The pair said their parents and grandparents instilled a commitment to service in them that has kept the business successful all these years.
“My mother always said to treat the customers like company coming into your house,” Marc said.
Nobody was ready to say goodbye to the brothers Najarian; many said they planned to come in all week. But they probably would have anyway.
“People come here for the food, but this is the village general store; it was the antidote to ‘Bowling Alone,’ ” said Paul Buttenwieser, a local psychiatrist, author, and philanthropist. “We’re all in mourning.”
The brothers said they didn’t want to hand off the store to the next generation, because they wanted an easier life for their kids.
Crosby’s son, Jonathan Najarian, an English professor at Boston University (and an excellent meat cutter, his dad said), came by the store that afternoon to take in the scene. He slid in behind the register to check out customers without thinking.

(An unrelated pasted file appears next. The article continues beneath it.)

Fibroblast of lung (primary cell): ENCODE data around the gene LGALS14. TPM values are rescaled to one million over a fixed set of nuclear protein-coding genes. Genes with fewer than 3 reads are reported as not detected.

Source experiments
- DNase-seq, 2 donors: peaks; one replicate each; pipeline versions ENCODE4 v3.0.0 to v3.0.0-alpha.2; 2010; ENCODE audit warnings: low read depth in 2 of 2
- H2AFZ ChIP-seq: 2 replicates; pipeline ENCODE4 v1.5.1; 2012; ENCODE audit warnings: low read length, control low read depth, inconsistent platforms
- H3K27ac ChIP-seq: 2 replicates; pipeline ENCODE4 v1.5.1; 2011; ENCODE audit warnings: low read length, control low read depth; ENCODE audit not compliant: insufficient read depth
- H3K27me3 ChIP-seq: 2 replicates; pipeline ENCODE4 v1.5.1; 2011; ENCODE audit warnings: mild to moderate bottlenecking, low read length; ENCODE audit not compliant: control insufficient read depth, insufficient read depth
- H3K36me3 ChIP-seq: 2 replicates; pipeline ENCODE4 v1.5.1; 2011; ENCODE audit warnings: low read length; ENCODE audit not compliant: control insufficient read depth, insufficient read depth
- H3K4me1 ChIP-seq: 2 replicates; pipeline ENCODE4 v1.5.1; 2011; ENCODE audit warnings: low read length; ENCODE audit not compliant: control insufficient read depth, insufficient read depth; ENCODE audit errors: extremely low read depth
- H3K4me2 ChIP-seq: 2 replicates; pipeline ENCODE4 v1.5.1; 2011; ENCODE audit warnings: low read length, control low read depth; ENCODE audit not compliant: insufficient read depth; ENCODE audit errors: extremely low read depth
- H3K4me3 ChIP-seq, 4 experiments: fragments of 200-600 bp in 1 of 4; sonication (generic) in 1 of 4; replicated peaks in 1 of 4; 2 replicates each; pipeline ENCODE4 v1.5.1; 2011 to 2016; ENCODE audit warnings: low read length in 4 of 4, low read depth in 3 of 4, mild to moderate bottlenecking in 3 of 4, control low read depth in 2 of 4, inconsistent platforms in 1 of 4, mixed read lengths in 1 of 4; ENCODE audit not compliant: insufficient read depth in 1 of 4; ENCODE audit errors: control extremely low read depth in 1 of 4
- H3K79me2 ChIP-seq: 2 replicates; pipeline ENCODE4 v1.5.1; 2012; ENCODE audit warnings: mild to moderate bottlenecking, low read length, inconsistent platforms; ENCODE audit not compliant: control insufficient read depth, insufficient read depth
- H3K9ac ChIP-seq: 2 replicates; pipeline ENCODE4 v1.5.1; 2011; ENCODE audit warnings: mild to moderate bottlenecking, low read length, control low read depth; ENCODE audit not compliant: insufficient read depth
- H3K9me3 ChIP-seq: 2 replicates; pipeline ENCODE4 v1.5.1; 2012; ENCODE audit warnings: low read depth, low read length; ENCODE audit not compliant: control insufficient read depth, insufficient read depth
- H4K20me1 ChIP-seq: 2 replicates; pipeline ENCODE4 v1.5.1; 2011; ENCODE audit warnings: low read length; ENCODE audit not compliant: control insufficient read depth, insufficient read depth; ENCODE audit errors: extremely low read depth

“It’s very strange,” he said. “I told them a while ago, I said, ‘Before you guys do anything come talk to me.’ But they didn’t want me to.”
“I don’t want you working like this,” Crosby said.
Some customers worried that Formaggio’s higher-end fare might push out everyday items. But the brothers were optimistic about the new ownership.
“It will be good for the neighborhood,” Marc said. “We didn’t want to put a CVS or a national chain in here. We wanted to have a local store.”
Neighbors are planning a party for the owners this weekend. They left a guest book for customers to share their memories. By 3 p.m. on Monday, more than 30 pages had been filled with anecdotes: tales of dragging groceries home by sled during the Blizzard of ’78, Leo’s generosity when paychecks were tight, Christmas dinners with Crosby’s tenderloins.
“FPM has anchored a community for generations,” one patron wrote. “You and Crosby and the whole FPM family and crew have been excellent stewards of a way of life. A better way whose spirit must be preserved.”
But a child named Toby, using wobbly penmanship and pink highlighter, may have put it best: “This place wuz good.”